Like many people, I periodically fall off the fitness and eating well wagon, typically due to stress and sometimes due to injury. And though I happily resumed exercise once I received my 6-week postpartum clearance, this fall, self-care fell to the wayside due to new home and work commitments. And it's taken it's toll. Not only do I feel a little squishy around the edges, but more troubling, I've felt tired, tense, and well in need of a vantage point beyond my laptop.
Like many moms, it often feels impossible to carve out time. But despite my current scenario -- starting this week I have even less childcare hours in which to run multiple businesses -- I am committed to making this happen. I've been jotting down inspiration points over the past week; here are 11 easy ways to get back to fitness -- all of them have helped motivate me at one time or another!
1. Chat with a fitness-enthused friend. Over the Thanksgiving weekend, I saw my friend Andrew, a couch (computer?) potato turned marathon runner. His energy is utterly infectious and after talking with him about his training, I felt eager to lace up my sneakers. Also, when he says stuff like, "I went for a 15 mile run this morning" I figure I can make the time to run 15 minutes.
2. Rally via social media. I credit social media (particularly, my friends behind The Shredheads) for getting me back on the fitness wagon a couple of years ago. There's something oddly motivating about putting out there that you are waffling about a run and then having a bunch of people tweet or Facebook you, barking at you to get your butt out the door. And just the other day, I posted that I took a 15 minute midday break to stretch and encouraged other people to do the same -- even if they got weird looks at the office -- and people responded, thanking me for the inspiration and telling me they stretched. So fun!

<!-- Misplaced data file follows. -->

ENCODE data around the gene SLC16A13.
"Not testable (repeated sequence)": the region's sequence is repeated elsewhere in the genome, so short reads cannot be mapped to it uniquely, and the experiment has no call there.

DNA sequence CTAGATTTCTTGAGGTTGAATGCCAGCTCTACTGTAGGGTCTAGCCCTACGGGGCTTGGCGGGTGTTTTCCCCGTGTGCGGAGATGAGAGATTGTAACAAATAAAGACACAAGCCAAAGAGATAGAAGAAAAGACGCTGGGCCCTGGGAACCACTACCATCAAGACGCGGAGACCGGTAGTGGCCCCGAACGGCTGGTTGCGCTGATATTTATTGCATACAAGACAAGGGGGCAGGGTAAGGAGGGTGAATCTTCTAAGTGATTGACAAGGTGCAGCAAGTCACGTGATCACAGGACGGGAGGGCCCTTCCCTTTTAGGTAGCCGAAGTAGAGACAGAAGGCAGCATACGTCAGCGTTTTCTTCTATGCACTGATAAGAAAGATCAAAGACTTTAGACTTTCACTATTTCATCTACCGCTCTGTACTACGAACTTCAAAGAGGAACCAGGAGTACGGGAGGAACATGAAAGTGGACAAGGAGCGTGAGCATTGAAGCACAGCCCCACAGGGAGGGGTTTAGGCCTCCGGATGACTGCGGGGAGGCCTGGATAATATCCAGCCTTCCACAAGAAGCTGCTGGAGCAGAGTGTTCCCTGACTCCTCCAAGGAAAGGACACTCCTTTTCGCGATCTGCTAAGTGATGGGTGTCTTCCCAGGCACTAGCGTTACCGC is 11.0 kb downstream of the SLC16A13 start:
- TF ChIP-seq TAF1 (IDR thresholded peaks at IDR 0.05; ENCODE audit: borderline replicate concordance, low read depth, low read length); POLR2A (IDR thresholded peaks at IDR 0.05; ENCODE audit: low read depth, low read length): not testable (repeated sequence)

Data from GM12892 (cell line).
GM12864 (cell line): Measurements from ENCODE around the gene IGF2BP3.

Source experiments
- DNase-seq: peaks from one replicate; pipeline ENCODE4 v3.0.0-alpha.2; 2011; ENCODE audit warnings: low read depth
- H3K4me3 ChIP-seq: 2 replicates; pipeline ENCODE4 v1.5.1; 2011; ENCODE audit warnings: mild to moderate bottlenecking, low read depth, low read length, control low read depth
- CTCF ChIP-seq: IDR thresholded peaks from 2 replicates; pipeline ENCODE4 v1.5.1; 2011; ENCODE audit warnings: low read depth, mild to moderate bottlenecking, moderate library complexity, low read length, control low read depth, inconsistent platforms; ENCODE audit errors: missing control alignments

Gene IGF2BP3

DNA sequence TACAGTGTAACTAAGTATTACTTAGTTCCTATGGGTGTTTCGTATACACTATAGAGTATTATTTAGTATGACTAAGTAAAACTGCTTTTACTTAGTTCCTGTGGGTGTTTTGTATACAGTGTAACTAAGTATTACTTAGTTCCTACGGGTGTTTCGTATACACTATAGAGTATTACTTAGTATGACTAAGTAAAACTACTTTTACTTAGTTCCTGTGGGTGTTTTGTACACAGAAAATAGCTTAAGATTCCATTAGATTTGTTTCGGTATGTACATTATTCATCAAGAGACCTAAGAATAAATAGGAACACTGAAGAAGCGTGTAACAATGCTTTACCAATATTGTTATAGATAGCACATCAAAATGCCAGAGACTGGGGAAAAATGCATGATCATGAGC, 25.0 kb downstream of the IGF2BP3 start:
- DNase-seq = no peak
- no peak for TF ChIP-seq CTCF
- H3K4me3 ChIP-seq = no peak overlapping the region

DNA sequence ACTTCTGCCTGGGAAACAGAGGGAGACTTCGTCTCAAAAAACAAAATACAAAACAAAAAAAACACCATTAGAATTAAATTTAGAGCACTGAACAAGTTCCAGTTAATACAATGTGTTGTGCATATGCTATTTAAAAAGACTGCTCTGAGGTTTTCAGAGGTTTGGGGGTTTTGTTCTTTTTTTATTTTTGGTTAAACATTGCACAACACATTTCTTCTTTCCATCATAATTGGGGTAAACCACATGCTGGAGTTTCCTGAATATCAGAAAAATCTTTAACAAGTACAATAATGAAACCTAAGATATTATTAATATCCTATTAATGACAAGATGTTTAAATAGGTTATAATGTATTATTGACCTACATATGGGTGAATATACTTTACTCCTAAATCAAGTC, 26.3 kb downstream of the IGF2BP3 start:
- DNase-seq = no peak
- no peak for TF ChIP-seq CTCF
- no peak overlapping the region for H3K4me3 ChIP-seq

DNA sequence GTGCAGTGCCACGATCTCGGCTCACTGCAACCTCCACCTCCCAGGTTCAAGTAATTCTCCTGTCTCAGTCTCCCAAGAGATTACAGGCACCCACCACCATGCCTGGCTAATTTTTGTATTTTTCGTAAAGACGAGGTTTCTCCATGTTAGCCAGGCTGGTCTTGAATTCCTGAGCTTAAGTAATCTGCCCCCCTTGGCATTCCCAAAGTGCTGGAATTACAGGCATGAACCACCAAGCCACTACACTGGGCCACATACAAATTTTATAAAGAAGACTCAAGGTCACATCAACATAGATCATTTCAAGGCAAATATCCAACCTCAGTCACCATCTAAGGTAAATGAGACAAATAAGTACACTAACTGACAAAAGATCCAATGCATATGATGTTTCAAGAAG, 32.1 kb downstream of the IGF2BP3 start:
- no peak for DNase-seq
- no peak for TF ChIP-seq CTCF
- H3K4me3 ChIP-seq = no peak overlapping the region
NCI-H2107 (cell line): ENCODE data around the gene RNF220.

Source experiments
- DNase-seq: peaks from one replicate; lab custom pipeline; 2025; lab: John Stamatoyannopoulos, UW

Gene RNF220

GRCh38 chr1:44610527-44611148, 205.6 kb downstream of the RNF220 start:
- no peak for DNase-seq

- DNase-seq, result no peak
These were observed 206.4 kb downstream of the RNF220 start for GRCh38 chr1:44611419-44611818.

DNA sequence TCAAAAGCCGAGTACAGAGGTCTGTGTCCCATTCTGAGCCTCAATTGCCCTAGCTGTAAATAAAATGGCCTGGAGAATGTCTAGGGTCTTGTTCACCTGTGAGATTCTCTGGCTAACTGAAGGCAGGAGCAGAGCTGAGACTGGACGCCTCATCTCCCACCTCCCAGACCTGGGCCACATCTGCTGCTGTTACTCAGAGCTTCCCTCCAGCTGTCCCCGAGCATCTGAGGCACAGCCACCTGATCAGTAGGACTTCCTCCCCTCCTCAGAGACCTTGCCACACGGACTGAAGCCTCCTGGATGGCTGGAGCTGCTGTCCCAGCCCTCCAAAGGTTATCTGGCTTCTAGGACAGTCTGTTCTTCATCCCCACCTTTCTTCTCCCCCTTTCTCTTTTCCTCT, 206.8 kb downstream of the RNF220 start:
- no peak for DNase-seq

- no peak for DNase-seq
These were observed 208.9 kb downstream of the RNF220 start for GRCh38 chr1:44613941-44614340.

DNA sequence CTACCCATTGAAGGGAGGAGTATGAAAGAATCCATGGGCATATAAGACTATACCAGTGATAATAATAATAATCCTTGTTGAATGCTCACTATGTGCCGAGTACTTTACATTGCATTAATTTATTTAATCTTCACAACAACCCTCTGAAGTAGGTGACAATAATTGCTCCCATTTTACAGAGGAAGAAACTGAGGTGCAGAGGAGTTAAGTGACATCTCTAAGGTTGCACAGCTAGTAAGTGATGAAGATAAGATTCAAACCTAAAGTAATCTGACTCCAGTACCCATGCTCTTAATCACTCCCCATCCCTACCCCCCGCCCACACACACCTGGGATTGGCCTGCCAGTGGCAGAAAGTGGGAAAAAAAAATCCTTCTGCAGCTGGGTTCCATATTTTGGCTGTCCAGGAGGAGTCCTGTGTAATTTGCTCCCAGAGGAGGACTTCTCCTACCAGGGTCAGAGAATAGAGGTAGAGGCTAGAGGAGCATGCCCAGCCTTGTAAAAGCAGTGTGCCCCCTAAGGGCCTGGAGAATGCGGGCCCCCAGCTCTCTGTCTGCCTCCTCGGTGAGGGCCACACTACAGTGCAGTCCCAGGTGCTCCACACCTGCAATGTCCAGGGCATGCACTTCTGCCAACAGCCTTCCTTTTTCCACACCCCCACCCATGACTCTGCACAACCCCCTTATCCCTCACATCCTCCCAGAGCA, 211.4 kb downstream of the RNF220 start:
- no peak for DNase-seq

3. Pick up a fitness magazine. The other day I bought a running magazine -- there's something about the glossy photos featuring happy people working out that helps me forget (temporarily at least!) how labored I sometimes feel when I'm out on the pavement. Plus, I usually pick up some good tips for nutrition or short workouts.
4. Remember that 10-20 minutes is still awesome. Pursuant to the above point, I once read in a running magazine that 10 minutes of running is better than no running, and I completely agree. If you can do more, fantastic, but my point is, just do something and don't be hindered by the idea that if you can''t do a full 45-60 minute workout it isn't worth it (which is what used to hang me up).
5. Multitask. Since I've been short on time lately, the best way I have found to fit exercise in is via multitasking. I'll run to the post office and back. I've even run to meetings and back (thankfully, my business partner doesn't mind if I show up sweaty). Just yesterday I broke out the jogging stroller for the first time and took Violet out for a zoom to pick a few things up at Whole Foods. She loved it!
6. Set small, achievable goals. Although I think it's great to put big things (e.g., marathon) on your life list, they can be daunting in the now if you're just trying to get back to things. Set smaller goals, such as "run 15 minutes" or "run a 5K" or "do 5 push-ups." I highly recommend Couch to 5K if you want to experiment with running -- this is the plan that helped convert me from a non-runner to someone who could participate in a 200-mile relay race.
7. Exercise with friends. Meet up with friends for a run, walk, or Zumba class. Sign up for a race together. Other people will help hold you accountable.
8. Put it in your calendar. If you're like me and live and breathe by your to-do lists, put exercise on your to-do list or calendar. I'm getting in the habit of mapping out my fitness plan as I review the week ahead every Sunday.
9. Track data. If tracking data renders a sense of accomplishment and motivates you, sign up with something like Daily Mile. It's basically Facebook for fitness. You'll get reports about mileage covered and can interface with your friends (or complete strangers) and motivate one another.
10. Gear up. One thing that can set you up for failure is not having gear that fits or works. If your yoga gear is ill fitting or threadbare you will not feel comfortable downward dogging. Or if your running shoes are old and worn out, you will hurt more the day following and will not want to run again. Gear up so you can get moving safely and comfortably.
11. Try something new. Getting bored makes it easy to fall off the wagon. I've being doing my running/yoga mix for a long time now and though I'm enjoying it since I'm just getting back into it again, I'm also thinking about investigating something new, like ballet. (Cue image of Olivia the pig envisioning herself on stage.)
I hope these tips are helpful -- if you have others to share, I've love to read them in the comments below!
Image credit: photostock via FreeDigitalPhotos.net